In May 2002, the instructor began planning an online Art Appreciation course (ART1300 online) to be offered in fall semester 2003. As a university course, the ART1300 online section needed to present content that was as rigorous and pedagogically sound as the face-to-face class, which enrolls over 600 students per year. The instructor found existing online Art Appreciation courses wanting in their pedagogy; most simply required students to read a text, search the web and write an essay. The interaction with images that the instructor considered key to art history pedagogy was missing. At the same time, neither the instructional materials provided by the university's Center for Distributed Learning nor existing manuals of online course preparation and instruction addressed art history's unique needs. The instructor consequently looked to other sources, including museum websites, for models of how to engage the work of art in an online environment. The result was a series of interactive animations that accompany html course content.
2. Art History
On the contrary, art history has developed the slide lecture format for teaching, in which the instructor stands in a darkened room before a single slide or pair of projected images. The instructor looks at and talks about the images, modeling accepted interpretive strategies. This lecture style, called a "performative triangle consisting of speaker, audience, and image" (Nelson, 2000, 415), teaches students to look at length at the work of art. The instructor's interaction with the image locates it as the prime member of the relationship, not a picture to be glanced at, but a text or body of information to be dissected and read. As the instructor moves to the projected image, she points to selected areas and engages the image physically.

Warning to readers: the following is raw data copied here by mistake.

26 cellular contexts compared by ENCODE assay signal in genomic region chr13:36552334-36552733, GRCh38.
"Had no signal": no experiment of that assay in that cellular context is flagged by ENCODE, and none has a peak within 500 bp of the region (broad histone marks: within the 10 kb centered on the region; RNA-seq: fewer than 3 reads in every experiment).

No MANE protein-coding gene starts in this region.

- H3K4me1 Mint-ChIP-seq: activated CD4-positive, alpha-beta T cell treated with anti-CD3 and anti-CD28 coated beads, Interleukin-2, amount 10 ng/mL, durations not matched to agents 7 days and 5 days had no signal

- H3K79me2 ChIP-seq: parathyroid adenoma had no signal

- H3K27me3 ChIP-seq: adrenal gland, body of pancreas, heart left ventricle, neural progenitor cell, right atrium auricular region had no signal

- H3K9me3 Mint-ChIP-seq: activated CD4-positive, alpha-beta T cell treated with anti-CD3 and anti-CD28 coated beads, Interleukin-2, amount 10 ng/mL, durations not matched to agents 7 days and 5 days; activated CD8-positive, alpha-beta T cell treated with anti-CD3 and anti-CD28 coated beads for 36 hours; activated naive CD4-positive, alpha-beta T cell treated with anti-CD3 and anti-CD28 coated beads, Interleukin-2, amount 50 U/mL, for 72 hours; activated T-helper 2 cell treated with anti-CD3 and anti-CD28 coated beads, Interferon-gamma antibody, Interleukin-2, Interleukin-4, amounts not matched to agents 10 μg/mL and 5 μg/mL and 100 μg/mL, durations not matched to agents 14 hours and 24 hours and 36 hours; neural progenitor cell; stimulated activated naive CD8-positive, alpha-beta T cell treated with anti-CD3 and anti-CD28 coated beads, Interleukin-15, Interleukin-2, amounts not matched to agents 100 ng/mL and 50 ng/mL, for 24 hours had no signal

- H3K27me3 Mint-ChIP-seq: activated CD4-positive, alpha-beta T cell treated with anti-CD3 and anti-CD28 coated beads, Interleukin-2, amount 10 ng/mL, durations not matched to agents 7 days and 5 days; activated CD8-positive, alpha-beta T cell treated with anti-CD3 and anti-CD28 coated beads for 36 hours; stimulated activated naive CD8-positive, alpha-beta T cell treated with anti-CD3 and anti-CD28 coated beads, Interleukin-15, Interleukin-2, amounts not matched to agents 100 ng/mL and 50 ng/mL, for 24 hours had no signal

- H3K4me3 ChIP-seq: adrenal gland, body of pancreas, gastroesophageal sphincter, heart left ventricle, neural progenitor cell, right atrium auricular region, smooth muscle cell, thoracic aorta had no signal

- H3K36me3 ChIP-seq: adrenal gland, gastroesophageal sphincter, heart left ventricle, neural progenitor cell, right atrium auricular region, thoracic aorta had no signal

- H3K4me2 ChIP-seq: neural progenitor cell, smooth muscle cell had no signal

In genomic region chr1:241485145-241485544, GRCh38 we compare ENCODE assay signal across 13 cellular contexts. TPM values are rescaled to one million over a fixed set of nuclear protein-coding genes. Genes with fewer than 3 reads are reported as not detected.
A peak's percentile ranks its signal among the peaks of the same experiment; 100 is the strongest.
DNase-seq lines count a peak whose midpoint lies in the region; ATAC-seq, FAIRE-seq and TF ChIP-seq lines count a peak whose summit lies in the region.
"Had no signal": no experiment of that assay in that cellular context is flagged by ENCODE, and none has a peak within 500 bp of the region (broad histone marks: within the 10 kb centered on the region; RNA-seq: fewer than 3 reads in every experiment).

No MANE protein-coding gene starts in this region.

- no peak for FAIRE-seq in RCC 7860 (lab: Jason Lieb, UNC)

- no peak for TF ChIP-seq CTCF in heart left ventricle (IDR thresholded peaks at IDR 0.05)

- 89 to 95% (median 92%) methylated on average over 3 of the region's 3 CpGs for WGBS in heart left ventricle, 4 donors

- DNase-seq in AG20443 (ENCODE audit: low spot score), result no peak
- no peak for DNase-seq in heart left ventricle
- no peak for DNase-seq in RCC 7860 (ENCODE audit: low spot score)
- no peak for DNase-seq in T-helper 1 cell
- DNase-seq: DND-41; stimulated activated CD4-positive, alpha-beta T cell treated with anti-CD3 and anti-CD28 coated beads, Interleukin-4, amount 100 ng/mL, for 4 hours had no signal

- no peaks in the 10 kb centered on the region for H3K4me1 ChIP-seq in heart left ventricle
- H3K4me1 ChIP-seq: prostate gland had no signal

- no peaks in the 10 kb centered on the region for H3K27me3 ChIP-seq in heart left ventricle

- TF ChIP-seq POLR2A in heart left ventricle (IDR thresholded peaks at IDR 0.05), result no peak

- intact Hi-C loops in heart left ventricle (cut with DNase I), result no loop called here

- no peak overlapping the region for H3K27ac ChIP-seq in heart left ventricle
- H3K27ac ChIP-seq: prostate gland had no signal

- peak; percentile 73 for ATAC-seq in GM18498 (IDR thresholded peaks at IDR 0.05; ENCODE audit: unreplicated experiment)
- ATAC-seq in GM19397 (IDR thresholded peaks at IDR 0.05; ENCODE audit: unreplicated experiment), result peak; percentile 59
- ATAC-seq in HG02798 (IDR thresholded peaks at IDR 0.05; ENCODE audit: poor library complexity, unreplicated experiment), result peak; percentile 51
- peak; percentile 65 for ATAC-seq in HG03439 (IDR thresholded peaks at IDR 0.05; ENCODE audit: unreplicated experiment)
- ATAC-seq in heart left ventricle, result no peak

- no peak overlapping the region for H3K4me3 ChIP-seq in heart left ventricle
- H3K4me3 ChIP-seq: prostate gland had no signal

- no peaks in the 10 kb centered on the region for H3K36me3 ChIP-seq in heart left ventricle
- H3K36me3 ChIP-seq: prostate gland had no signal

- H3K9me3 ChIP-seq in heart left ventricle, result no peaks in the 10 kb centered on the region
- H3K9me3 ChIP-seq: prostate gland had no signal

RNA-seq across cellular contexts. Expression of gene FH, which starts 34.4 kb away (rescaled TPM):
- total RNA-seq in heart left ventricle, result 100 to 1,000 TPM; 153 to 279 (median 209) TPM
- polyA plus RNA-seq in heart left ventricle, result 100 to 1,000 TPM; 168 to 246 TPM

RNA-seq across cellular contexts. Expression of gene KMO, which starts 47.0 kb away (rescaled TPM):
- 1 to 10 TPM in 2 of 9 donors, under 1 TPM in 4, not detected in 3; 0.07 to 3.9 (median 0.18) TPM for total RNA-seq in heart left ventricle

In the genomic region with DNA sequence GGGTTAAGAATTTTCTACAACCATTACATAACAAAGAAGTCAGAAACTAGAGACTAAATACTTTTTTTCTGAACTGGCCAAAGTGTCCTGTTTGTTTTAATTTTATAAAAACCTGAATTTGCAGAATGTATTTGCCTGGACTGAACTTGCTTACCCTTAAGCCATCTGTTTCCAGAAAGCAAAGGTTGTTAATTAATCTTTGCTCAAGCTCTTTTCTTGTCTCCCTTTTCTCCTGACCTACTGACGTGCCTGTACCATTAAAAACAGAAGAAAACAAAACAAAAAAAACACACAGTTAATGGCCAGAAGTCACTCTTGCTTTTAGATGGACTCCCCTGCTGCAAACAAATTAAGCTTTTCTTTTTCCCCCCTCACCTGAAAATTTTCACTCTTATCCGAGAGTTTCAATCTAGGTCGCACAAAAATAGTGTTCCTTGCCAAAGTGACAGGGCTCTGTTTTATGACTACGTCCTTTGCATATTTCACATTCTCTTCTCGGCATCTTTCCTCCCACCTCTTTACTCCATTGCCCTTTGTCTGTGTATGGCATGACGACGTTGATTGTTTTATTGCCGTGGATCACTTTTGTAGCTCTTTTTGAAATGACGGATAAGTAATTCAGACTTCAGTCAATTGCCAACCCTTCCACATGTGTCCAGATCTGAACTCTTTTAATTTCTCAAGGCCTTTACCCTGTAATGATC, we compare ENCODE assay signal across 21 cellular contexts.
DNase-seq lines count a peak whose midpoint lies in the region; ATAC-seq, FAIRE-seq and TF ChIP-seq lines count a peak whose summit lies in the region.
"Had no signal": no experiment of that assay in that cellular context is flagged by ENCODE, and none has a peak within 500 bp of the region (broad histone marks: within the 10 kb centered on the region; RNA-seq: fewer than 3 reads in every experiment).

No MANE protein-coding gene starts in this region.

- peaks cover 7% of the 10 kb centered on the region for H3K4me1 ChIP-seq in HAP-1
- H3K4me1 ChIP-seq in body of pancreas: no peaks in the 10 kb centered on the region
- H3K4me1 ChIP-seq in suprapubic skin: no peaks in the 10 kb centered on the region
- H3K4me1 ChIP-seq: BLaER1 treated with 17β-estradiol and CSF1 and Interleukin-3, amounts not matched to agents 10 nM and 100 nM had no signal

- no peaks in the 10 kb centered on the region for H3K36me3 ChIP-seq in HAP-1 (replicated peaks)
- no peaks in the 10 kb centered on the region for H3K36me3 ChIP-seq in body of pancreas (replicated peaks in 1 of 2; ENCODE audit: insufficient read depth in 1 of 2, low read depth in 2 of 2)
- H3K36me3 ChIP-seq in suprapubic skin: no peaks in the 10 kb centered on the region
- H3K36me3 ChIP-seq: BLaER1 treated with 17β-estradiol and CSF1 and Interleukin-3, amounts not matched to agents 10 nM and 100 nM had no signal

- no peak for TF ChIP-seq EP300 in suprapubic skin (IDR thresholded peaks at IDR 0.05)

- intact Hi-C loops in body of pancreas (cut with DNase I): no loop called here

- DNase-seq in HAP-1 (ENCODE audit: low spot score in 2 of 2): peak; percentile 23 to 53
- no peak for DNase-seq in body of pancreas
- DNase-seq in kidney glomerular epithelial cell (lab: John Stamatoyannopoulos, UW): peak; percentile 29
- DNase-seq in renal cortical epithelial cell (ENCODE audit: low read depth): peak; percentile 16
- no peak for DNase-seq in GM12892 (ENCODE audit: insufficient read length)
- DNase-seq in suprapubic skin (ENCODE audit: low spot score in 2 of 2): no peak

Since reading alone
and discussing salient questions are the hallmarks of distance education
pedagogy, it would seem that art history is unsuited
to online teaching. The challenge in creating the online ART1300
course, therefore, was to achieve the objectives of the face-to-face
in an asynchronous online environment. Some may argue that the model
of the face-to-face lecture should not be translated into a distributed
learning format since discussion-based and other active learning
models have been shown to be more suitable for online teaching (Foshay,
But such a radical pedagogical shift for developing online courses
may not be appropriate for art history. Only a handful of art historians
have published discussions of alternative methods for face-to-face
(Sowell, 1991; Russo, 1995; Maddox, 1997) and their models have not
found wide approval; even fewer publications address new models for
art history (Halsey-Dutton 2002). Nor do the current online art history
courses requiring students to read a text, search the Web, and write
an essay constitute good teaching, according to art historical traditions.
Recent research (Mayer, 1997) has demonstrated, instead, the effectiveness
of the simultaneous multimodal presentation of verbal and visual
information, particularly for the transferal of learned knowledge to
Therefore, the strategies employed to translate ART1300 into an online
format attempt to simulate aspects of the widely-practiced face-to-face
teaching method described above, maintaining as much as possible
the inextricable relationship of visual and textual information and
the image's privileged status. At the same time, these tools employ
distributed learning's best practices, especially interactivity
and student direction (Mehrotra, Hollister, & McGahey, 2001),
and function alongside the course's distance teaching tools, including